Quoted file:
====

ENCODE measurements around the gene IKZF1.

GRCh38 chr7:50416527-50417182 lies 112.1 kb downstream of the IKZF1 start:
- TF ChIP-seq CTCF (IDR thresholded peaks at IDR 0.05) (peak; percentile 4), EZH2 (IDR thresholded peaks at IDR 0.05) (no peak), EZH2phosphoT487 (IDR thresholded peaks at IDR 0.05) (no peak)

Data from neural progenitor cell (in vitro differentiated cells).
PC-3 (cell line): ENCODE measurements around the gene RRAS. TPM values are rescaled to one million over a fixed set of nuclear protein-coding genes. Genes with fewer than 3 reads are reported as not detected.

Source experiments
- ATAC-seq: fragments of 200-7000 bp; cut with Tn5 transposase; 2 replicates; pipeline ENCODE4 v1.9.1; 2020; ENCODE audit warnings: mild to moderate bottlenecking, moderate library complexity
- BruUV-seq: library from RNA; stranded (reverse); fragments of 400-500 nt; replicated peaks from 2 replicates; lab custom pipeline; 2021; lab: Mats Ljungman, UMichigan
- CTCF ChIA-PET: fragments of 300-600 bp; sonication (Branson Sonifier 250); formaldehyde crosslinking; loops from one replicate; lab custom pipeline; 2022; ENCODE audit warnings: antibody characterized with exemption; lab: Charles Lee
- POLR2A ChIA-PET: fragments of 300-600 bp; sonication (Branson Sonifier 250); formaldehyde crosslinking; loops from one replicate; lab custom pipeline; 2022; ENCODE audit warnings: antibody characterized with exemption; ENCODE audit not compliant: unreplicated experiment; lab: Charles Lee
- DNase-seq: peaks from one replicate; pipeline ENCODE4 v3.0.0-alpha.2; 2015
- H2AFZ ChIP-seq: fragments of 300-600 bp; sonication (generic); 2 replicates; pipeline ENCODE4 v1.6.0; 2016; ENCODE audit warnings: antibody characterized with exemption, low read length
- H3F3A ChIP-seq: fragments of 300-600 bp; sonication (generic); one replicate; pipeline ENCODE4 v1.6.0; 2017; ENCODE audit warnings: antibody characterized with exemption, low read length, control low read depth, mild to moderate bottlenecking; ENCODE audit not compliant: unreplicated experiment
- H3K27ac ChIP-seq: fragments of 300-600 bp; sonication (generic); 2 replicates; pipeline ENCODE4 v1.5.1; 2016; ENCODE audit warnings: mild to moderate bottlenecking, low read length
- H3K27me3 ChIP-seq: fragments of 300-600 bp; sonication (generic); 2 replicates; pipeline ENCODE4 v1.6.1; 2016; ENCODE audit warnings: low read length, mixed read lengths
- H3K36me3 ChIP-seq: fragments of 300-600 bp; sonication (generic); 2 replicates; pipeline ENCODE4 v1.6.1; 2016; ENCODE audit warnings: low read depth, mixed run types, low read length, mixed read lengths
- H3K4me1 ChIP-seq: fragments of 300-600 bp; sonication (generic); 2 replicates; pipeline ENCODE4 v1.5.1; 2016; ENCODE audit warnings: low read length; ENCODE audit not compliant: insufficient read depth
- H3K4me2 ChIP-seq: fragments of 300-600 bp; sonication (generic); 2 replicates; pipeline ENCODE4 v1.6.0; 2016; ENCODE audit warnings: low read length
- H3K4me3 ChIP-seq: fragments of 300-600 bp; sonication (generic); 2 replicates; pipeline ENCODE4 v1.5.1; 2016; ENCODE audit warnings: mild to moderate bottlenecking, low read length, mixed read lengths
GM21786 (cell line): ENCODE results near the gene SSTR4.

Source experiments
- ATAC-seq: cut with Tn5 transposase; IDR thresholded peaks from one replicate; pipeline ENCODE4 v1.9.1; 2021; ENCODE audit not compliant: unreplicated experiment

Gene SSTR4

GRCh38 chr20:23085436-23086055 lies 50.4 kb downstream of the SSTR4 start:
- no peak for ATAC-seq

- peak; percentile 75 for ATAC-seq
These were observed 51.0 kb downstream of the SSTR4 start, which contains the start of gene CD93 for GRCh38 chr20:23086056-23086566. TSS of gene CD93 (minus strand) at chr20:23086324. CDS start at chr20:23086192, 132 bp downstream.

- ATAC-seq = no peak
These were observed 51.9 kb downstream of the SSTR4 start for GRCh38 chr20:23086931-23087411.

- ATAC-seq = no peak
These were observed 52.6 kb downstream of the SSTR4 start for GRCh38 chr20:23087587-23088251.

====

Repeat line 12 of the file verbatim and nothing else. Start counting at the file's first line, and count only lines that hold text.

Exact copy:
- H2AFZ ChIP-seq: fragments of 300-600 bp; sonication (generic); 2 replicates; pipeline ENCODE4 v1.6.0; 2016; ENCODE audit warnings: antibody characterized with exemption, low read length